Are you experiencing wrist pain? You may have one of the following:
De Quervain’s Syndrome:
This condition involves inflammation of the tendons of the thumb. Pain is very noticeable in the wrist and thumb during general thumb use and during gripping and pinching activities. Conservative management usually consists of splinting the wrist and thumb, along with the use of anti-inflammatories (oral and/or injection). Occupational therapy may also be introduced to restore flexibility to the wrist and thumb, evaluate causative factors, educate on the prevention of symptoms, and strengthen the wrist and thumb to regain function. Therapy may also be prescribed to use thermal or electrical modalities to control inflammation and pain.
Tendonitis, simply put, is inflammation of the tendon. A tendon is what connects muscles to bone, and it typically crosses a joint. Overuse of the joint or muscle causes inflammation of the tendon. Tendonitis is very common in the wrist and hand. Tendonitis of specific tendon(s) can have different names (i.e. DeQuervain’s tenosynovitis, Intersection syndrome, finger tendonitis), but treatment is generally the same.
Tendonitis is generally treated with anti-inflammatories to reduce pain and swelling as well as by immobilizing the joints the tendon crosses. Occupational therapy may be prescribed to use thermal or electrical modalities to decrease pain and inflammation, for custom splint fabrication, to learn exercises and stretches to restore muscle and tendon flexibility, and to strengthen the wrist and hand to resume normal use. Your workstation and daily activities may need to be modified to prevent further injury and overuse.
Carpal Tunnel Syndrome:
The carpal tunnel is a narrow passageway in your wrist that allows nine tendons in the fingers and thumb, as well as the median nerve, to travel into the hand. Pressure inside the carpal tunnel may be increased by repetitive wrist motions, gripping, or sustained wrist and finger positions. This increased pressure on the nerve may cause wrist pain, numbness and tingling in the thumb and first two fingers, and eventual hand weakness.
Carpal Tunnel Syndrome may be managed with anti-inflammatories and with splinting to immobilize the wrist and decrease pressure in the carpal canal. A patient may be referred to an occupational therapist for splinting, nerve and tendon exercises, thermal or electrical modalities to decrease inflammation, and education on prevention of symptoms and activity modification. Our professional staff may also visit your worksite to adjust your workstation and fully optimize good technique to avoid future injury or recurrence. If conservative management is unsuccessful, surgery may be required to decompress the nerve.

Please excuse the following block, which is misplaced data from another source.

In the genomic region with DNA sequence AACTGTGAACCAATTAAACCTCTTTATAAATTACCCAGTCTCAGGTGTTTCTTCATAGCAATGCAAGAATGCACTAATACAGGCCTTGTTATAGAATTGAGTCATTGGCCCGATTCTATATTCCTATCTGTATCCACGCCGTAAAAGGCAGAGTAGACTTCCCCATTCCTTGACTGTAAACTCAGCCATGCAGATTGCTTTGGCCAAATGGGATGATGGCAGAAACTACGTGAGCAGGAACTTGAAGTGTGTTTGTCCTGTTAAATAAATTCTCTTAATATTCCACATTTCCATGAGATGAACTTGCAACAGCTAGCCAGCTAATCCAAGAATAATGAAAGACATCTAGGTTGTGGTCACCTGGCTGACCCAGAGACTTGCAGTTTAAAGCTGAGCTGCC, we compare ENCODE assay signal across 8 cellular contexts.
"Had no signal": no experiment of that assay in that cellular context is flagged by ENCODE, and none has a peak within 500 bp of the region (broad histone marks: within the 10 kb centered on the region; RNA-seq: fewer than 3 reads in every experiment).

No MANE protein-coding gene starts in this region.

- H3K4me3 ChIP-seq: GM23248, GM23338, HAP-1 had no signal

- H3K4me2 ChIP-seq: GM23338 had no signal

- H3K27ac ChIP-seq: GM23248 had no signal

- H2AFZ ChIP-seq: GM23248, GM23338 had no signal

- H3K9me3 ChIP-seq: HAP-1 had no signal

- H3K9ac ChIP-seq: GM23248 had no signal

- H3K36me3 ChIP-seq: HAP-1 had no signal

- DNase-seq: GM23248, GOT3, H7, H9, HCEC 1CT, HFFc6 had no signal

There are many forms of arthritis with most forms being categorized as either Osteoarthritis or Rheumatoid arthritis. Osteoarthritis generally occurs from “wear and tear” on the joints, while Rheumatoid arthritis is actually an autoimmune disorder that attacks the lining of the joints. Both forms of arthritis frequently occur in the wrist and hand. In addition to medical management, occupational therapy may be prescribed. Therapy goals are to decrease joint inflammation, improve joint range of motion, and provide education on joint protection techniques as well as to provide equipment to relieve strain on the affected joints during daily activities. Therapists may also fabricate rigid splints to rest and immobilize joints during a “flare-up” and recommend a variety of soft splints that support joints during hand use.
Fractures to Hand or Wrist:
A common mechanism of injury is falling on an outstretched arm with the wrist hyper-extended. Proper alignment of the bone(s) is essential for normal healing and restoration of motion. In addition, because of important vessels and nerves surrounding these structures, it is very important to follow-up with an orthopedic surgeon or a hand specialist. Treatment generally consists of casting or surgery to stabilize the fracture, followed by therapy to regain range of motion of the joints.
Guyon Canal Syndrome:
This condition involves the ulnar nerve and artery as they pass into the hand at the wrist (on the small-finger side of the hand). It is also known as “handlebar palsy”—named for pressure on the ulnar nerve in the hand from the handlebars of a bicycle during long-distance cycling. Pressure on this nerve causes numbness and tingling in the ring and small finger, pain on the small-finger side of the hand, and eventual hand weakness.
Treatment generally consists of conservative management with the use of anti-inflammatories and/or therapy. Therapy may include splinting of the wrist until the irritation of the nerve subsides, use of modalities to decrease inflammation, activity and tool modification to reduce pressure on the nerve, and strengthening of weak muscles.
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